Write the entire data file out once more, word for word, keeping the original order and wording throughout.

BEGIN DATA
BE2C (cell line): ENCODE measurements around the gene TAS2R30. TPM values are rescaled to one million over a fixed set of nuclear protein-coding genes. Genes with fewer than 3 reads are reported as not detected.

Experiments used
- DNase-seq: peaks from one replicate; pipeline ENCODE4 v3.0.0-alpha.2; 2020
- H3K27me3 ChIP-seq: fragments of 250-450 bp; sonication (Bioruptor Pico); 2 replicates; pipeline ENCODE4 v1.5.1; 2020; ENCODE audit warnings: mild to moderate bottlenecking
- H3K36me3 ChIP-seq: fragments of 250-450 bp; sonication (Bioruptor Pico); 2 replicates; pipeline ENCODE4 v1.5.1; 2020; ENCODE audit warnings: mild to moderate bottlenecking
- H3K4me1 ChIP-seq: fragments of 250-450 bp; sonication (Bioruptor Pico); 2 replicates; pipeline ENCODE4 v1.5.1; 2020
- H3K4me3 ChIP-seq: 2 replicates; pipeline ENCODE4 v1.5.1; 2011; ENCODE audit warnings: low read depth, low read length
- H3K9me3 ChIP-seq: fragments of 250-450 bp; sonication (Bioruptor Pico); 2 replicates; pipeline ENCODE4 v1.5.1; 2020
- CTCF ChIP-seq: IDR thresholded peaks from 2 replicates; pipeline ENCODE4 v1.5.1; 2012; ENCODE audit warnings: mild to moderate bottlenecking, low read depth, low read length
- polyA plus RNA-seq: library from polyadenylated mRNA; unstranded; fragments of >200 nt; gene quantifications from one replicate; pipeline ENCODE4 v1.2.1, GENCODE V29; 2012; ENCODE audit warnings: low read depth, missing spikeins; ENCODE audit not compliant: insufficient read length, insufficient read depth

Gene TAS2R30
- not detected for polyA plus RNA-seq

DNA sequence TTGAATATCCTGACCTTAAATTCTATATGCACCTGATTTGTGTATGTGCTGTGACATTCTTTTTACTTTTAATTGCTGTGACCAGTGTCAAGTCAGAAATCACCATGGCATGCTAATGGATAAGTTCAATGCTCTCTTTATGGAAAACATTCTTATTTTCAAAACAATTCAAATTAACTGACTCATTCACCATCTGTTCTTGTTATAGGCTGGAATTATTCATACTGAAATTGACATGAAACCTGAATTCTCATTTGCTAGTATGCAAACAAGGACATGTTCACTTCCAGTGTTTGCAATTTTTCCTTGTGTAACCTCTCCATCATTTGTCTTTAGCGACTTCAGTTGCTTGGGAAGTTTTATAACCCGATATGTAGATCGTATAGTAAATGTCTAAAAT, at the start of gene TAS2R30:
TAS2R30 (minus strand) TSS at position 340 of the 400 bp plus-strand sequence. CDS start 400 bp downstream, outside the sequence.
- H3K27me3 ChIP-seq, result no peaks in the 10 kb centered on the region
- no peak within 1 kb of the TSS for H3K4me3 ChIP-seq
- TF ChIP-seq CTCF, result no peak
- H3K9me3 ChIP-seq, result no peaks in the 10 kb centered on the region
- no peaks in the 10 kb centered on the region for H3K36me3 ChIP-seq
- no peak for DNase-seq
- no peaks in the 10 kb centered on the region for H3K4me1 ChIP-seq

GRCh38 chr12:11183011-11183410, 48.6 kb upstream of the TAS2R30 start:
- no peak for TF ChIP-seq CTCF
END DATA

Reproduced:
BE2C (cell line): ENCODE measurements around the gene TAS2R30. TPM values are rescaled to one million over a fixed set of nuclear protein-coding genes. Genes with fewer than 3 reads are reported as not detected.

Experiments used
- DNase-seq: peaks from one replicate; pipeline ENCODE4 v3.0.0-alpha.2; 2020
- H3K27me3 ChIP-seq: fragments of 250-450 bp; sonication (Bioruptor Pico); 2 replicates; pipeline ENCODE4 v1.5.1; 2020; ENCODE audit warnings: mild to moderate bottlenecking
- H3K36me3 ChIP-seq: fragments of 250-450 bp; sonication (Bioruptor Pico); 2 replicates; pipeline ENCODE4 v1.5.1; 2020; ENCODE audit warnings: mild to moderate bottlenecking
- H3K4me1 ChIP-seq: fragments of 250-450 bp; sonication (Bioruptor Pico); 2 replicates; pipeline ENCODE4 v1.5.1; 2020
- H3K4me3 ChIP-seq: 2 replicates; pipeline ENCODE4 v1.5.1; 2011; ENCODE audit warnings: low read depth, low read length
- H3K9me3 ChIP-seq: fragments of 250-450 bp; sonication (Bioruptor Pico); 2 replicates; pipeline ENCODE4 v1.5.1; 2020
- CTCF ChIP-seq: IDR thresholded peaks from 2 replicates; pipeline ENCODE4 v1.5.1; 2012; ENCODE audit warnings: mild to moderate bottlenecking, low read depth, low read length
- polyA plus RNA-seq: library from polyadenylated mRNA; unstranded; fragments of >200 nt; gene quantifications from one replicate; pipeline ENCODE4 v1.2.1, GENCODE V29; 2012; ENCODE audit warnings: low read depth, missing spikeins; ENCODE audit not compliant: insufficient read length, insufficient read depth

Gene TAS2R30
- not detected for polyA plus RNA-seq

DNA sequence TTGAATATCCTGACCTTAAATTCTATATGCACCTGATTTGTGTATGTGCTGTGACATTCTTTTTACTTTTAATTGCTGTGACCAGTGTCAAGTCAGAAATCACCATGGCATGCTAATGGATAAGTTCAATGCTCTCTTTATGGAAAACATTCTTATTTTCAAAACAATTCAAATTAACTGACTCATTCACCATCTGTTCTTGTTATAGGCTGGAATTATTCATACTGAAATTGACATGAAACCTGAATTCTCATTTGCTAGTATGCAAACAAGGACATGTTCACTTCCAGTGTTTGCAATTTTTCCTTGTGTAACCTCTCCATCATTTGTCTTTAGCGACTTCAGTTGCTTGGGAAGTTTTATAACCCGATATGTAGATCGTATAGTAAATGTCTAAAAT, at the start of gene TAS2R30:
TAS2R30 (minus strand) TSS at position 340 of the 400 bp plus-strand sequence. CDS start 400 bp downstream, outside the sequence.
- H3K27me3 ChIP-seq, result no peaks in the 10 kb centered on the region
- no peak within 1 kb of the TSS for H3K4me3 ChIP-seq
- TF ChIP-seq CTCF, result no peak
- H3K9me3 ChIP-seq, result no peaks in the 10 kb centered on the region
- no peaks in the 10 kb centered on the region for H3K36me3 ChIP-seq
- no peak for DNase-seq
- no peaks in the 10 kb centered on the region for H3K4me1 ChIP-seq

GRCh38 chr12:11183011-11183410, 48.6 kb upstream of the TAS2R30 start:
- no peak for TF ChIP-seq CTCF